Matthew R. Arnold of Arnold & Smith, PLLC answers the question “How can an attorney help me with my Divorce or Separation in North Carolina?”
Generally, when reading articles about divorce people focus on tips for what to do to prepare for a split. It’s a good idea to gather documents, financial records, make sure you have money in your own name and prepare a budget for living on your own. This is all good advice and important to understand if you’re in the very early stages of a divorce in North Carolina.
However, if your divorce has already been filed and you can now see the light at the end of the tunnel, you should understand that your work is not yet done. Equally as important as what to do to prepare for a divorce is advice about how to move forward after a divorce. For some ideas on what to keep in mind, keep reading.
A whole new you
After your divorce is final you need to set out on establishing your newly single identity. That means, if you’ve decided to change your name, do so immediately. Once the divorce decree is signed, take it down to the DMV and get a new driver’s license issued. You can also use this time to create a new email address and set up new passwords (your spouse may know your old ones). There’s no time like the present to start fresh.
Once your marriage is officially over, it is important to make changes to ensure the split takes place officially in every aspect of your life, including those related to estate planning. First, make sure to sit down and draft a new will. You’ll want to remove references to your former spouse, ensuring that you don’t end up leaving your possessions behind to your ex. Next, review your health care directives, powers of attorney and living wills, ensuring that these too are updated to reflect the current situation. You definitely don’t want your ex to be in the position of making critical life and death decisions on your behalf.
After reviewing your estate planning documents, turn your attention to beneficiary designations. Things like retirement accounts, life insurance policies, disability policies and some settlement agreements allow you to designate individuals to whom money will be paid directly. Chances are this person is your former spouse and chances are you’ll want to get this changed.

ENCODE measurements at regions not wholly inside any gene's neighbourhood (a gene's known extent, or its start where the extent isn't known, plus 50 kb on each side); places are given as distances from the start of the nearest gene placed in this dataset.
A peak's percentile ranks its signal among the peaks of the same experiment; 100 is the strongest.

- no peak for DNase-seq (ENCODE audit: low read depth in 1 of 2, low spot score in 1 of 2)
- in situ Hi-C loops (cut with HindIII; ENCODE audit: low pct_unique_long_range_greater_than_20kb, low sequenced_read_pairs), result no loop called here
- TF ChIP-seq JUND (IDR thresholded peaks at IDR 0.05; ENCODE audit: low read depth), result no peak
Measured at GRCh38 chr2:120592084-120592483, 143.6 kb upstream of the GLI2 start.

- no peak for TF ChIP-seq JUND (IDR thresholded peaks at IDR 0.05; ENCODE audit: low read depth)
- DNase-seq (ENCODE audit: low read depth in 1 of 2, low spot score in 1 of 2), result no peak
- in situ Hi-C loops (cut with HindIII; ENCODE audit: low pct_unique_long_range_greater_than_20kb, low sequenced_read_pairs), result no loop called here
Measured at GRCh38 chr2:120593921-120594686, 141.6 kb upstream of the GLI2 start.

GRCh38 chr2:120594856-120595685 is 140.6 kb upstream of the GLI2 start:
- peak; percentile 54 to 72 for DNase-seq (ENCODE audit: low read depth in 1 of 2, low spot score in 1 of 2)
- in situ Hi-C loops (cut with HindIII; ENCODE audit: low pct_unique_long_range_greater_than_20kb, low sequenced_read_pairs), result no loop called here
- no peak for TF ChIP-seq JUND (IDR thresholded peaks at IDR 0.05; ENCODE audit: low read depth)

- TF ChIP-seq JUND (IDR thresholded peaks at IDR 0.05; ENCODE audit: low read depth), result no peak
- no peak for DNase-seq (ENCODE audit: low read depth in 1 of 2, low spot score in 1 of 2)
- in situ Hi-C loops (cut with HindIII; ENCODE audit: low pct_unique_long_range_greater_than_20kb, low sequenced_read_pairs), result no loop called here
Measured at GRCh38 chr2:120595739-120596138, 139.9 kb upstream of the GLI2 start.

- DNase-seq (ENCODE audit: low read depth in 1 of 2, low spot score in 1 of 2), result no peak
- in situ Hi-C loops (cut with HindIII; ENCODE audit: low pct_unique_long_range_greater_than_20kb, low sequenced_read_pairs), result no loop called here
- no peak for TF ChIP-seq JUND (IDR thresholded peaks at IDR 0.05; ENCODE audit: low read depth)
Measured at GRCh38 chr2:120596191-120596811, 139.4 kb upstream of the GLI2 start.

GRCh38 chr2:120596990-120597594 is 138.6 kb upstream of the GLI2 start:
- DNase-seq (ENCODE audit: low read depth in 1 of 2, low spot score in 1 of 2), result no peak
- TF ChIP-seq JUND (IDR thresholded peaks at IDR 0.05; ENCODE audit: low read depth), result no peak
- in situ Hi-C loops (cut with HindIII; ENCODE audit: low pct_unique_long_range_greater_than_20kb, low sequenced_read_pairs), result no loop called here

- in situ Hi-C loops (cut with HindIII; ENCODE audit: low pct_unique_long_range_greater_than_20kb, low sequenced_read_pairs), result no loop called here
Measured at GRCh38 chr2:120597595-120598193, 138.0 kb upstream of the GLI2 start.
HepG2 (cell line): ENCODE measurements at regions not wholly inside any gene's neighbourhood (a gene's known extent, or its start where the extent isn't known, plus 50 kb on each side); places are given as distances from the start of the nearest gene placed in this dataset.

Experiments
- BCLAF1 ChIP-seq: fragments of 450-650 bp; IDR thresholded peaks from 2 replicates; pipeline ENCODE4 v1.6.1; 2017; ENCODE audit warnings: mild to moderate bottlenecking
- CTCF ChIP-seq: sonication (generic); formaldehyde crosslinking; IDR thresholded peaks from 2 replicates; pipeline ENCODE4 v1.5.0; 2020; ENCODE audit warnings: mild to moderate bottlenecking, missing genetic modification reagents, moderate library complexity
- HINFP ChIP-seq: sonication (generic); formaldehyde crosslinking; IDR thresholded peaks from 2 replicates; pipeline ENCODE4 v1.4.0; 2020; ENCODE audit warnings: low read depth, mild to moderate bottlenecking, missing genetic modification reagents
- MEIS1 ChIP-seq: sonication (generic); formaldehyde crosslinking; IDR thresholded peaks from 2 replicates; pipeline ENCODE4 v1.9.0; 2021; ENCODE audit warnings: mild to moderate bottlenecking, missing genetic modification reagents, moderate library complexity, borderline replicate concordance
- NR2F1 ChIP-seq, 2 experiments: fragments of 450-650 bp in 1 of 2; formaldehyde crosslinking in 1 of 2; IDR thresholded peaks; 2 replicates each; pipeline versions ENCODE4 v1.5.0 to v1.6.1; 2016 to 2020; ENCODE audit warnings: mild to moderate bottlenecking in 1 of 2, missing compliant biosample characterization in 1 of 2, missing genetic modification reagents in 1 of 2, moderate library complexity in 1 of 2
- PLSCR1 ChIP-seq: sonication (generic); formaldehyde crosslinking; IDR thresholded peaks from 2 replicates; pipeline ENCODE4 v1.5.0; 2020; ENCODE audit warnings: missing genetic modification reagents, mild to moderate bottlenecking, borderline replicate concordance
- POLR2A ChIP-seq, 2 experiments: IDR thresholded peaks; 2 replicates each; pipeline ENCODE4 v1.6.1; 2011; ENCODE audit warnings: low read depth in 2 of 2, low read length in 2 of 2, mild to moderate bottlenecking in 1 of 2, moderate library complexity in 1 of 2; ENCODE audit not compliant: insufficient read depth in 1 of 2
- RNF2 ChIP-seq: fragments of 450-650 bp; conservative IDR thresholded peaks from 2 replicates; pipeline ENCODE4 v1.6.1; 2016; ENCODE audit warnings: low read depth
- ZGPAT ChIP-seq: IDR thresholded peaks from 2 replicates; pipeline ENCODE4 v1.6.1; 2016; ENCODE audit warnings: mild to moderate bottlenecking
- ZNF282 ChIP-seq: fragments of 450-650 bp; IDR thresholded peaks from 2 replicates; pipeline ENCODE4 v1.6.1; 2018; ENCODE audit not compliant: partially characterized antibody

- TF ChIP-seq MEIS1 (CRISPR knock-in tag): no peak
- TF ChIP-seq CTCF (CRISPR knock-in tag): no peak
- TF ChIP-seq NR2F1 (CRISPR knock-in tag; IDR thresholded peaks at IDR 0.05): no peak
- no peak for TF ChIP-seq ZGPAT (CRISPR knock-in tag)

If you haven’t already done so, once your divorce is finalized you’ll need to sit down and tackle a new budget, planning out in detail how you’ll finance your monthly expenses with one, rather than two incomes. It’s also worth making an appointment with a financial advisor to discuss longer-term goals such as retirement or saving for your children’s education, to ensure that you’re on the right track in light of your new situation.
If you find yourself facing a complicated family law matter, then you need the help of experienced family-law attorneys in Charlotte, North Carolina who can help guide you through the often confusing process of divorce. Please contact Arnold & Smith, PLLC today at (704) 370-2828 or find additional resources here.
About the Author
Matthew Arnold is a Managing Member of Arnold & Smith, PLLC, where he focuses on the areas of family law, divorce, child custody, child support, alimony and equitable distribution.
Mr. Arnold was raised in Charlotte, where he graduated from Providence Senior High School. He attended Belmont Abbey College, where he graduated cum laude, before attending law school at the University of North Carolina at Chapel Hill on a full academic scholarship.
A certified Family-Law Specialist, Mr. Arnold is admitted to practice in all state and administrative courts in North Carolina, before the United States District Court for the Western District of North Carolina, and before the Fourth Circuit Court of Appeals in Richmond, Virginia.
In his free time, Mr. Arnold enjoys golfing and spending time with his wife and three children.
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